None of Walter's subsequent records show he was ever married.  Severely wounded in action in September 1918, his 1934 application for veterans benefits declares no wife or children.  His WWII draft card answered "No one" to the question "Who will always know you?"  He is buried alone in Allentown's "Grandview Cemetery."  He died in February 1960. 

At one point Walter lived with Mabel’s estranged husband in Whitehall.  Mabel supported herself and their son by working in a cigar factory in Allentown.


Sister Helen spent the last 10 months of her life at the Allentown State Hospital.  A year prior, she took a near fatal dose of bichloride of mercury.  She died nearly two years later of the effects.

Though Alfred had deserted her in life, Emma stayed true to him in death.  She arranged herself to be buried next to him in Highland Memorial Park in Allentown.  

Helen is buried with them.   She was the youngest and first of the siblings to die. It is unclear where her surviving husband Charles is buried.  


Oldest brother Edward Henry Bergenstock apparently drifted his way out to Ohio.  Social Security records indicate an "Edward H. Bergenstock" born in Pennsylvania on 1 December 1888, died there in November 1963.  His headstone in Highland Hills Ohio gives no birth information.  There is no record of him having a family there.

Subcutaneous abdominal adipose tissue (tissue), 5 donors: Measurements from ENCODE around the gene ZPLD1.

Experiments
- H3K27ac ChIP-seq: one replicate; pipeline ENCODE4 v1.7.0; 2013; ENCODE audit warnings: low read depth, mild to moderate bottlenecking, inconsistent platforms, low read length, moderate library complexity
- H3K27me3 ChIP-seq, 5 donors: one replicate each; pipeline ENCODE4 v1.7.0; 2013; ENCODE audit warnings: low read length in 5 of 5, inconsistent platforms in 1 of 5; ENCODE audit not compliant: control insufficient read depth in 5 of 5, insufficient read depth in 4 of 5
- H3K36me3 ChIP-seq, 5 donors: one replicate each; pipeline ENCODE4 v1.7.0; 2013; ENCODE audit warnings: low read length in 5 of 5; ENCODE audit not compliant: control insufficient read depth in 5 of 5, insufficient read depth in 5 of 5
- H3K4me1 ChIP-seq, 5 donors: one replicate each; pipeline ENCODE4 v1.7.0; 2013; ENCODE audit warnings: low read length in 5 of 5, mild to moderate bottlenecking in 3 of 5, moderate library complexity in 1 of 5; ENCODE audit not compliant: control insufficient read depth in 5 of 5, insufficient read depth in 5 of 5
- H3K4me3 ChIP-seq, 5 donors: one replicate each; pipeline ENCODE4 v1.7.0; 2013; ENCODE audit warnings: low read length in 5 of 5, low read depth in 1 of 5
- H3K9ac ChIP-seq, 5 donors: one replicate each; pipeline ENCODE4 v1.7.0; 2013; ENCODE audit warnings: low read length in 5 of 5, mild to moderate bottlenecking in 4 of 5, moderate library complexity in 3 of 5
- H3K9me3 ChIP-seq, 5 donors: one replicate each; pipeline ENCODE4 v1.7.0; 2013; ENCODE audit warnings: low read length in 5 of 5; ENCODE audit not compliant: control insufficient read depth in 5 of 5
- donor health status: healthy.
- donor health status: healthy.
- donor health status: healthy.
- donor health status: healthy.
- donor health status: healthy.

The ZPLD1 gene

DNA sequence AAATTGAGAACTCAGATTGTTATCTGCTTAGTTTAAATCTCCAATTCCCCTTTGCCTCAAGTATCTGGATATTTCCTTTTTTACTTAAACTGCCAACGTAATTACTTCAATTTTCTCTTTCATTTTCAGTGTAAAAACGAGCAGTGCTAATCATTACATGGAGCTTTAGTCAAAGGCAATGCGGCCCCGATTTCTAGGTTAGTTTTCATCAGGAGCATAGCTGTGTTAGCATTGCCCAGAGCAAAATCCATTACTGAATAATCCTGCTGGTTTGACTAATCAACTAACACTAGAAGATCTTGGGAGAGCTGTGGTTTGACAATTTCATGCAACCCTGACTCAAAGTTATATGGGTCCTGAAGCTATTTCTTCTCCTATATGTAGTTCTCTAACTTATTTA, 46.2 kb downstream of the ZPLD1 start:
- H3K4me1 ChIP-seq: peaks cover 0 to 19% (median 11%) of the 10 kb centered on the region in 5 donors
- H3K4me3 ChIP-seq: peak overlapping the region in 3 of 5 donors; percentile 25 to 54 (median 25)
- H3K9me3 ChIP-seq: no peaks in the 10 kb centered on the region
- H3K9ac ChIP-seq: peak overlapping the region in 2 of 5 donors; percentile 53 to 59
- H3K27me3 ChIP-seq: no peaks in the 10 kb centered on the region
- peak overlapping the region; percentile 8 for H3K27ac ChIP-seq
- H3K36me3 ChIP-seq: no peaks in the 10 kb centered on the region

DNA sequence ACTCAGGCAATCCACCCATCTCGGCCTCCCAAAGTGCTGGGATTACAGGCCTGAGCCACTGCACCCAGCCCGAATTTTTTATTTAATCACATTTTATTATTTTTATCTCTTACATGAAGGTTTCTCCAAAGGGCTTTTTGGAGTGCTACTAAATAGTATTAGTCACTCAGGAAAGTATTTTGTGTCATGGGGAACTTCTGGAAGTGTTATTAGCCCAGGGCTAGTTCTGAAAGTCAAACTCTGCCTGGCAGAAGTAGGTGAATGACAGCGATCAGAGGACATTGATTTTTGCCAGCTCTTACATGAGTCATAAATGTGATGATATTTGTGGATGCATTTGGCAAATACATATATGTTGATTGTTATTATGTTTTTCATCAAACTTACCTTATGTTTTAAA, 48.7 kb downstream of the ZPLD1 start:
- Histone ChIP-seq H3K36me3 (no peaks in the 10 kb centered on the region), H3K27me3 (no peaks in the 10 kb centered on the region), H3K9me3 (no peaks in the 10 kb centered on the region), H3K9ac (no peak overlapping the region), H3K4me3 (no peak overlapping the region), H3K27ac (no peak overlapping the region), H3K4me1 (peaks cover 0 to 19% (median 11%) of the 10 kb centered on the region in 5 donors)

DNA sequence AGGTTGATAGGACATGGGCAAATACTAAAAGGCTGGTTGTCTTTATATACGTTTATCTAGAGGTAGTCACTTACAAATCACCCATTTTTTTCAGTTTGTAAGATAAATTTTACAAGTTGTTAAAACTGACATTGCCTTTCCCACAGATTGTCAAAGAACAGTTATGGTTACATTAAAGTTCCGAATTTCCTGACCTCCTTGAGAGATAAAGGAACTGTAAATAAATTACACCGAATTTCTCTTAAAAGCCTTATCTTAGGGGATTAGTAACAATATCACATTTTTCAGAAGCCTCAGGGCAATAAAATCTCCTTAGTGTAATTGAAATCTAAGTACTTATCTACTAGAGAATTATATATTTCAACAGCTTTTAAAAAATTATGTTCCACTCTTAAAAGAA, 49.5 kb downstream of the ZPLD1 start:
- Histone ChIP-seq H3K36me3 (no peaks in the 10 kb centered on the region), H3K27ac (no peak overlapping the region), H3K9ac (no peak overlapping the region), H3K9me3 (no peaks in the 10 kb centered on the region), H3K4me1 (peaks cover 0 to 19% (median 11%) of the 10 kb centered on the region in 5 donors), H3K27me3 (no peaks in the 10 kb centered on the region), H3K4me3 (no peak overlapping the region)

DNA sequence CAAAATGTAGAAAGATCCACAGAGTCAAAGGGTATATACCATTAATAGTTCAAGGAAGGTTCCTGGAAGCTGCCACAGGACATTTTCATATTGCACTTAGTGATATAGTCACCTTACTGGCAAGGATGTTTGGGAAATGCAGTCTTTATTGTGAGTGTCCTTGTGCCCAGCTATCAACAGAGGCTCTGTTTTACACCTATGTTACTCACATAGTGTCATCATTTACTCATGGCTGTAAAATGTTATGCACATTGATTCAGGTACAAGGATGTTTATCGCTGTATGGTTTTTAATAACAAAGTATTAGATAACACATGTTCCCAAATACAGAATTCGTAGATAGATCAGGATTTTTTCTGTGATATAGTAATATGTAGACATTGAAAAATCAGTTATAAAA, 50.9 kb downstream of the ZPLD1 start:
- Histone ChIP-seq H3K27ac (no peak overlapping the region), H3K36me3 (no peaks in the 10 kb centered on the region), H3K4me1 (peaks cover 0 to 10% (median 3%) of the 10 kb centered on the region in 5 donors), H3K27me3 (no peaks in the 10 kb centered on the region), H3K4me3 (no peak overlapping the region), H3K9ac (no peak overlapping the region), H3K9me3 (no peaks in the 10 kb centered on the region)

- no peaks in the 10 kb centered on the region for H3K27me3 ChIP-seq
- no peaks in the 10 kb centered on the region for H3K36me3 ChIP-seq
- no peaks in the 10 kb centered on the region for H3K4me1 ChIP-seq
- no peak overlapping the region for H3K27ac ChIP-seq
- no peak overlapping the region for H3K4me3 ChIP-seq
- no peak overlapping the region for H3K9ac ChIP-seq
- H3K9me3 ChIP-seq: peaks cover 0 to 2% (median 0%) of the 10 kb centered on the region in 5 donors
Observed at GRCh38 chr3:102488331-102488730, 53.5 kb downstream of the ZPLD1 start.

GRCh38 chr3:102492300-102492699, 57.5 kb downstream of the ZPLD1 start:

Along with his father, two friends of Hicks also took their own lives.

Adam Strohl, an early friend from the iron foundry and quartet partner, drown himself in the Lehigh River in 1935.  He left a widow Emma at 529 Hickory St in Allentown.

American Hotel owner Ben Freed was two years younger than Hicks.  Of Jewish-Russian descent, he emigrated here from England.  He distinguishing himself locally by owning movie houses in Weatherly and White Haven before purchasing the American Hotel.  He served America in WWI.

Freed took his own life feeling despondent over the loss of control over his bowels, bladder and legs in 1959.  He took a heavy rubber band to tighten a plastic bag over his head.


Mabel seemed to have been the one who held the family together.  Her name appears more than any other on important family papers and death certificates.  

Their mother Emma lived her last years in her home.  Mabel's husband Calvin appears to have deserted her sometime after Emma’s death in 1936.

Sister Eva is buried with her husband Fred Brown in Northwood Cemetery in Emmaus.

Mabel's estranged husband is buried in St. Mark's in Allentown.  

There's no record of a grave for Mabel.  


There is no way of knowing whether Hicks knew about the deaths of his family and friends.  Those who knew him cannot recall him ever talking about his family.  

Speaking to two relatives of his alive today, a nephew and great nephew, neither man can recall knowing more than being related to the Bergenstocks.  

Neither man knew their uncle nor had any evidence from his life.